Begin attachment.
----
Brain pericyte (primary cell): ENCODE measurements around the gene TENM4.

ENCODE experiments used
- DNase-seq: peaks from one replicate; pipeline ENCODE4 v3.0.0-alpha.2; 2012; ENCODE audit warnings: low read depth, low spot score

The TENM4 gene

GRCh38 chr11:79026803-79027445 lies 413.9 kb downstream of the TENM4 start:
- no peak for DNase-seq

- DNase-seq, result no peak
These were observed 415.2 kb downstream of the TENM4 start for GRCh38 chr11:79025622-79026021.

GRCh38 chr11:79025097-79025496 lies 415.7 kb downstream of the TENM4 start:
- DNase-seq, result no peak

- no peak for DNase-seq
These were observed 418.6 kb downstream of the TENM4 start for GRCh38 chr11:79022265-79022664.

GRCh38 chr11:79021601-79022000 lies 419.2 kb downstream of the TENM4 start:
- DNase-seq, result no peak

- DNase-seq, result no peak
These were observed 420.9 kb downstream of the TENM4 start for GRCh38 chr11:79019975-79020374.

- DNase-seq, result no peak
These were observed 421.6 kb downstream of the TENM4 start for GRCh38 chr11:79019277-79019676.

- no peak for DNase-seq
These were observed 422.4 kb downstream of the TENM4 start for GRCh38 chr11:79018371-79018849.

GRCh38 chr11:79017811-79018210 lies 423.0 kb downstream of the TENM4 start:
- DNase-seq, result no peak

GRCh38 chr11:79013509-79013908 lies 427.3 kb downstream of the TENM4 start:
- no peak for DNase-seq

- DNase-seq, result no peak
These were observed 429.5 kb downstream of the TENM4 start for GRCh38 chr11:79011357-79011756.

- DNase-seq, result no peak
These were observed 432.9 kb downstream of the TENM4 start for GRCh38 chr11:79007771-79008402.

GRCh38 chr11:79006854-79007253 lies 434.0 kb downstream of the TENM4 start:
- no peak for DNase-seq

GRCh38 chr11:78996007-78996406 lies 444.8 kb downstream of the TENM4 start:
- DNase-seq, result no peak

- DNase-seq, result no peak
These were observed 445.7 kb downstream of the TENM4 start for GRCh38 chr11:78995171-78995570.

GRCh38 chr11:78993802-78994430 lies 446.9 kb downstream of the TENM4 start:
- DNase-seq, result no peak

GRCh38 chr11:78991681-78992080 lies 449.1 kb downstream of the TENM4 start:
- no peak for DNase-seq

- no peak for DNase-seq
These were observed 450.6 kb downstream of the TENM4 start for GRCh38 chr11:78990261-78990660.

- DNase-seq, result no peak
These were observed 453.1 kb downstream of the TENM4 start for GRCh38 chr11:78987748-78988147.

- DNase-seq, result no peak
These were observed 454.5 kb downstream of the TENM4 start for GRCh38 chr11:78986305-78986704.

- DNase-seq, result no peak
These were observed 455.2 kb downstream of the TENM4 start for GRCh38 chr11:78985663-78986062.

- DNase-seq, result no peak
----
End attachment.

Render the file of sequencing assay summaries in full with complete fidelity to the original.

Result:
Brain pericyte (primary cell): ENCODE measurements around the gene TENM4.

ENCODE experiments used
- DNase-seq: peaks from one replicate; pipeline ENCODE4 v3.0.0-alpha.2; 2012; ENCODE audit warnings: low read depth, low spot score

The TENM4 gene

GRCh38 chr11:79026803-79027445 lies 413.9 kb downstream of the TENM4 start:
- no peak for DNase-seq

- DNase-seq, result no peak
These were observed 415.2 kb downstream of the TENM4 start for GRCh38 chr11:79025622-79026021.

GRCh38 chr11:79025097-79025496 lies 415.7 kb downstream of the TENM4 start:
- DNase-seq, result no peak

- no peak for DNase-seq
These were observed 418.6 kb downstream of the TENM4 start for GRCh38 chr11:79022265-79022664.

GRCh38 chr11:79021601-79022000 lies 419.2 kb downstream of the TENM4 start:
- DNase-seq, result no peak

- DNase-seq, result no peak
These were observed 420.9 kb downstream of the TENM4 start for GRCh38 chr11:79019975-79020374.

- DNase-seq, result no peak
These were observed 421.6 kb downstream of the TENM4 start for GRCh38 chr11:79019277-79019676.

- no peak for DNase-seq
These were observed 422.4 kb downstream of the TENM4 start for GRCh38 chr11:79018371-79018849.

GRCh38 chr11:79017811-79018210 lies 423.0 kb downstream of the TENM4 start:
- DNase-seq, result no peak

GRCh38 chr11:79013509-79013908 lies 427.3 kb downstream of the TENM4 start:
- no peak for DNase-seq

- DNase-seq, result no peak
These were observed 429.5 kb downstream of the TENM4 start for GRCh38 chr11:79011357-79011756.

- DNase-seq, result no peak
These were observed 432.9 kb downstream of the TENM4 start for GRCh38 chr11:79007771-79008402.

GRCh38 chr11:79006854-79007253 lies 434.0 kb downstream of the TENM4 start:
- no peak for DNase-seq

GRCh38 chr11:78996007-78996406 lies 444.8 kb downstream of the TENM4 start:
- DNase-seq, result no peak

- DNase-seq, result no peak
These were observed 445.7 kb downstream of the TENM4 start for GRCh38 chr11:78995171-78995570.

GRCh38 chr11:78993802-78994430 lies 446.9 kb downstream of the TENM4 start:
- DNase-seq, result no peak

GRCh38 chr11:78991681-78992080 lies 449.1 kb downstream of the TENM4 start:
- no peak for DNase-seq

- no peak for DNase-seq
These were observed 450.6 kb downstream of the TENM4 start for GRCh38 chr11:78990261-78990660.

- DNase-seq, result no peak
These were observed 453.1 kb downstream of the TENM4 start for GRCh38 chr11:78987748-78988147.

- DNase-seq, result no peak
These were observed 454.5 kb downstream of the TENM4 start for GRCh38 chr11:78986305-78986704.

- DNase-seq, result no peak
These were observed 455.2 kb downstream of the TENM4 start for GRCh38 chr11:78985663-78986062.

- DNase-seq, result no peak